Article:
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I Think Therefore I Move

Generally, our image of thinking is that it’s an activity done while sitting still. The brain is moving but the body is not.

Stress BallAs many people with ADHD know, however, this doesn’t have to be the case. For ADHDers, especially those with the hyperactive side of ADHD, an active mind and an active body often go together. In fact, some research suggests that people with ADHD focus better when they fidget, more so than people without the disorder.

Personally, if I’m engaged in an activity that requires thinking but I’m sitting absolutely still, there’s a good chance something has gone wrong. Perhaps I’ve zoned out. You might want to check my eyes, too – it’s even possible that I’ve gone to sleep.

If I’m squirming around and fidgeting, that’s a good indication that my thought process is churning away. Contrary to what it might look like, I’m not necessarily extremely anxious, and I’m probably not in physical pain – all this unsettled energy is just an outward manifestation of my brain at work.

And if I get up and start pacing around, that’s a sign that I’m using my brain at full capacity. I’ve had some new realization, or I’m thinking through something complicated. The force of my thoughts has propelled me upright and out of my chair.

Why do fidgeting and thinking so often go together for people with ADHD? One theory is that sitting and thinking is an otherwise unstimulating task, and people with ADHD crave stimulation. So physical movement is a way of finding an optimal level of stimulation. It brings the brain into the right gear for thoughts to flow, and it wards off the lack of concentration that comes with a lack of stimulation.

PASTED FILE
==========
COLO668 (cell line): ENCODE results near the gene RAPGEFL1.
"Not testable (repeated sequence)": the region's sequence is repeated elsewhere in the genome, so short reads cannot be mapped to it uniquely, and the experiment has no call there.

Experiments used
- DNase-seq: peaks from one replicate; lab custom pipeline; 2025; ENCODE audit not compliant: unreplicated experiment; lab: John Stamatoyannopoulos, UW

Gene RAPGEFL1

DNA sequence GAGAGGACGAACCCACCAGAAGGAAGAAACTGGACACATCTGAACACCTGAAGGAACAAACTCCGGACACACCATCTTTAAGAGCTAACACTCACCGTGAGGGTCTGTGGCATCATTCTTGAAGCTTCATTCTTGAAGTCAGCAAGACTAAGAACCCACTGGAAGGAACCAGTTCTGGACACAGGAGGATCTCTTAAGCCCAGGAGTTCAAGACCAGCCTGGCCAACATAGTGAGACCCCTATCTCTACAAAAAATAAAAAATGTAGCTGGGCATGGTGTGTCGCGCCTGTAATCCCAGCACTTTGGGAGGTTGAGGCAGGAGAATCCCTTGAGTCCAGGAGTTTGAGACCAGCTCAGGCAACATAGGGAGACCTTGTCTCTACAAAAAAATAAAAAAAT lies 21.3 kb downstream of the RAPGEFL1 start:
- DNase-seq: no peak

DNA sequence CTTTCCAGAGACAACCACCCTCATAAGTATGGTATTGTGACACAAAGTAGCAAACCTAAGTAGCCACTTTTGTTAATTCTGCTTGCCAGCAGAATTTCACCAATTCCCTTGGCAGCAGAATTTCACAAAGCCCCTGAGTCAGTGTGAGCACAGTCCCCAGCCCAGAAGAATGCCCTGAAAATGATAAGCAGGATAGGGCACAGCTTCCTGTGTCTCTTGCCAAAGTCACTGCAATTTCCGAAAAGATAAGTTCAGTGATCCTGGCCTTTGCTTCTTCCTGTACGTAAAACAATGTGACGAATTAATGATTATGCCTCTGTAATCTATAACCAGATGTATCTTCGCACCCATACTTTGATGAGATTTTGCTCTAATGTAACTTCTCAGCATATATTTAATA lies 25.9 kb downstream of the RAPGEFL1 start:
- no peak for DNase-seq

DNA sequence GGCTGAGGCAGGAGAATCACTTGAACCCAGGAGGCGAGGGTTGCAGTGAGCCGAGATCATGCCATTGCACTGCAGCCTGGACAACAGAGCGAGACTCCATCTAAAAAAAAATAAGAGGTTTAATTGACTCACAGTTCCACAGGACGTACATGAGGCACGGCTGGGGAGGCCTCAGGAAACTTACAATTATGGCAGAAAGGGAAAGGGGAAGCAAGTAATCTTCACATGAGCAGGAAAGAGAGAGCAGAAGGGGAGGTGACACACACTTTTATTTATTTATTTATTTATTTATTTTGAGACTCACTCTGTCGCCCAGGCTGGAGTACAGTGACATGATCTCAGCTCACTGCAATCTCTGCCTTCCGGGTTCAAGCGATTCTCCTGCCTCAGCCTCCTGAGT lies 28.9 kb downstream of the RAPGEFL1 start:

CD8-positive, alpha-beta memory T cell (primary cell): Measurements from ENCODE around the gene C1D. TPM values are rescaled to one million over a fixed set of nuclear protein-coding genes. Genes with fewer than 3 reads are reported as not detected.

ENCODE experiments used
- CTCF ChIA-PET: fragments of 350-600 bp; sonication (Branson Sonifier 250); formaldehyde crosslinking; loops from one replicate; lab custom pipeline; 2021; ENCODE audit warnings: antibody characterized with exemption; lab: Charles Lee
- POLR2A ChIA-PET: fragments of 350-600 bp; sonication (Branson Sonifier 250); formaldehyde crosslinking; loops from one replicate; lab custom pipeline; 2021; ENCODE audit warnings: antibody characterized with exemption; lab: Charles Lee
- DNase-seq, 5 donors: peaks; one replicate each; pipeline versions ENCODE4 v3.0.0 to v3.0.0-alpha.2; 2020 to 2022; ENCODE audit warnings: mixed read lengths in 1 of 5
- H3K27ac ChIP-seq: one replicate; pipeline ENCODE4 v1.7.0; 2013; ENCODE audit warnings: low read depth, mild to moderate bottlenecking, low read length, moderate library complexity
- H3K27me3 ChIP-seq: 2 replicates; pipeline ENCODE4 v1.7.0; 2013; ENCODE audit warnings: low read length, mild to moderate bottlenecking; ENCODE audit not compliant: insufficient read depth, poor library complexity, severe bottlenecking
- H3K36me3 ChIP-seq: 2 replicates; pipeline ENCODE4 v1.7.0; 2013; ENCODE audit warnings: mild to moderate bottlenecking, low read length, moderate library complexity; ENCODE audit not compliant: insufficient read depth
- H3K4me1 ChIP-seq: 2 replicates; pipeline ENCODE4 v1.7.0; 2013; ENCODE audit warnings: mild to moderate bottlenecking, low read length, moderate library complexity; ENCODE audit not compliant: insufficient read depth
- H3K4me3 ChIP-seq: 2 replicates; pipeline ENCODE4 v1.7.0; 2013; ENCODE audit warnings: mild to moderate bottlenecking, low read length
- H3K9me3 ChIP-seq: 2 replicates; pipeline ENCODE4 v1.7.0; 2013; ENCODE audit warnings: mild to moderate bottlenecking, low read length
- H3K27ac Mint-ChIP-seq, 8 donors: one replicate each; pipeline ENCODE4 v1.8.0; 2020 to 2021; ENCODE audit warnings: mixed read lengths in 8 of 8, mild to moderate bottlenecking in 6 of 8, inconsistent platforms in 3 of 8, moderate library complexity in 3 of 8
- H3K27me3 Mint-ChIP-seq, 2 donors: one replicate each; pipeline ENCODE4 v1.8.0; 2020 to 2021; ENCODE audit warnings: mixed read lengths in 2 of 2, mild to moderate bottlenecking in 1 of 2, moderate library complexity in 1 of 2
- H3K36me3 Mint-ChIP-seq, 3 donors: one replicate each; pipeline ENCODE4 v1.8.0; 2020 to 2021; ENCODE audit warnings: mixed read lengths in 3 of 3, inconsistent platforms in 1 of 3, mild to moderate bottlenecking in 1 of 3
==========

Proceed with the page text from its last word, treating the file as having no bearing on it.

Whatever the reason, it’s important to realize that if someone with ADHD naturally fidgets or even paces around while thinking, doing so likely isn’t interfering with their thought process and might actually be helping. Sitting perfectly still while thinking isn’t a useful goal. Assuming it’s done in a setting where it’s not too distracting to other people, we should embrace the relationship between thought and movement, and feel free to fidget away!

Image: Flickr/bottled_void

I Think Therefore I Move

Neil Petersen

Neil Petersen writes regularly on education, learning disabilities and technology. He received his B.A. in 2014 and was diagnosed with ADHD at the beginning of his college studies. Neil also works for a music education non-profit and hopes to help create an education system that can better serve students with ADHD.

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APA Reference
Petersen, N. (2018). I Think Therefore I Move. Psych Central. Retrieved on February 18, 2019, from


Last updated: 21 Jun 2018
Last reviewed: By John M. Grohol, Psy.D. on 21 Jun 2018
Published on All rights reserved.